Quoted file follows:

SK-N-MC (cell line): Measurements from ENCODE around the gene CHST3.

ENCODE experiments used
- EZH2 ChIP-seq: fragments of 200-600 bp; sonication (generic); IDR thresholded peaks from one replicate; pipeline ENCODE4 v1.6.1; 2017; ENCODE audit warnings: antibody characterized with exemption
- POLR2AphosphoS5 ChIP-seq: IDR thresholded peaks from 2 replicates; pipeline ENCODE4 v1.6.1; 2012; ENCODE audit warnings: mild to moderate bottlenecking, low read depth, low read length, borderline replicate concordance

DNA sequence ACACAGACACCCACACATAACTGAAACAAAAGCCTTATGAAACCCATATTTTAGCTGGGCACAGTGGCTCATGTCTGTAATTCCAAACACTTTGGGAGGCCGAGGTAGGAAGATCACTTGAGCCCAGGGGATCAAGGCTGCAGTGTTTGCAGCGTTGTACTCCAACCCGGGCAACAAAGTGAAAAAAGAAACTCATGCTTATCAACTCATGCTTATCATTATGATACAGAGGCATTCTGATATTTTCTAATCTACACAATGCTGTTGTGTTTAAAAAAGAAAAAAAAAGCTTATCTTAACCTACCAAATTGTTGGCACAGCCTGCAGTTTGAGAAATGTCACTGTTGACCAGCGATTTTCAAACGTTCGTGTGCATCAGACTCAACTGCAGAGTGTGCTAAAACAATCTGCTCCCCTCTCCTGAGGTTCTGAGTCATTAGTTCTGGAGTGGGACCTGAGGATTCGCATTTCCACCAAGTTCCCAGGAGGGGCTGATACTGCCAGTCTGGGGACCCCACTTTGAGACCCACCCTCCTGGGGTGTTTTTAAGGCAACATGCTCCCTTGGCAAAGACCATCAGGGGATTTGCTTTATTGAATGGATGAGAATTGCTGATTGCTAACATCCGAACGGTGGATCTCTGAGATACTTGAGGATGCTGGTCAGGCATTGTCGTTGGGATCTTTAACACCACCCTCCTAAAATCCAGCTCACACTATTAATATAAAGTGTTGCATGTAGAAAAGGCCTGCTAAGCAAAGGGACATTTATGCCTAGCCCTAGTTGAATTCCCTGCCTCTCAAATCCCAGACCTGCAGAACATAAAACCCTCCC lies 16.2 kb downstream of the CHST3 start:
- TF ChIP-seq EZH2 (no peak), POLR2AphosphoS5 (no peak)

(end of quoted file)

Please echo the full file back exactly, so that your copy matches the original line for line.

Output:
SK-N-MC (cell line): Measurements from ENCODE around the gene CHST3.

ENCODE experiments used
- EZH2 ChIP-seq: fragments of 200-600 bp; sonication (generic); IDR thresholded peaks from one replicate; pipeline ENCODE4 v1.6.1; 2017; ENCODE audit warnings: antibody characterized with exemption
- POLR2AphosphoS5 ChIP-seq: IDR thresholded peaks from 2 replicates; pipeline ENCODE4 v1.6.1; 2012; ENCODE audit warnings: mild to moderate bottlenecking, low read depth, low read length, borderline replicate concordance

DNA sequence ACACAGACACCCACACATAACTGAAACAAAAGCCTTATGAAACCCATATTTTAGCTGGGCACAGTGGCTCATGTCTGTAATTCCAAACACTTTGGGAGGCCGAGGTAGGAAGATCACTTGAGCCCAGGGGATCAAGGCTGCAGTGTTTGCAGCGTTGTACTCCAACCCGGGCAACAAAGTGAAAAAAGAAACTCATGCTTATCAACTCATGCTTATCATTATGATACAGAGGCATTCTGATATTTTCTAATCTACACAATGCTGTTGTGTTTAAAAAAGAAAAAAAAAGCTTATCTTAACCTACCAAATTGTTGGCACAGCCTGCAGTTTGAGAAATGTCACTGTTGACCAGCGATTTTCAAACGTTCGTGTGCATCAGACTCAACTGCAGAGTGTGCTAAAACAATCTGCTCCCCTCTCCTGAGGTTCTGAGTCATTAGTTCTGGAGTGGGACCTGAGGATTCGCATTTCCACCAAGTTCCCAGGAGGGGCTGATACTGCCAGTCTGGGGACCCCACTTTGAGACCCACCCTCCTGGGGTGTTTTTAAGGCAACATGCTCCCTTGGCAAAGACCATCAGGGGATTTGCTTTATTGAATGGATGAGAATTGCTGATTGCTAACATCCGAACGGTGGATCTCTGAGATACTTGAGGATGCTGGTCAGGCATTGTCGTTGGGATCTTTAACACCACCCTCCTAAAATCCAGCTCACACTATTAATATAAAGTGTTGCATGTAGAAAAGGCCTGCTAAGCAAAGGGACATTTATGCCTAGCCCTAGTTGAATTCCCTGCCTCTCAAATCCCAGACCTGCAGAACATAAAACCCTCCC lies 16.2 kb downstream of the CHST3 start:
- TF ChIP-seq EZH2 (no peak), POLR2AphosphoS5 (no peak)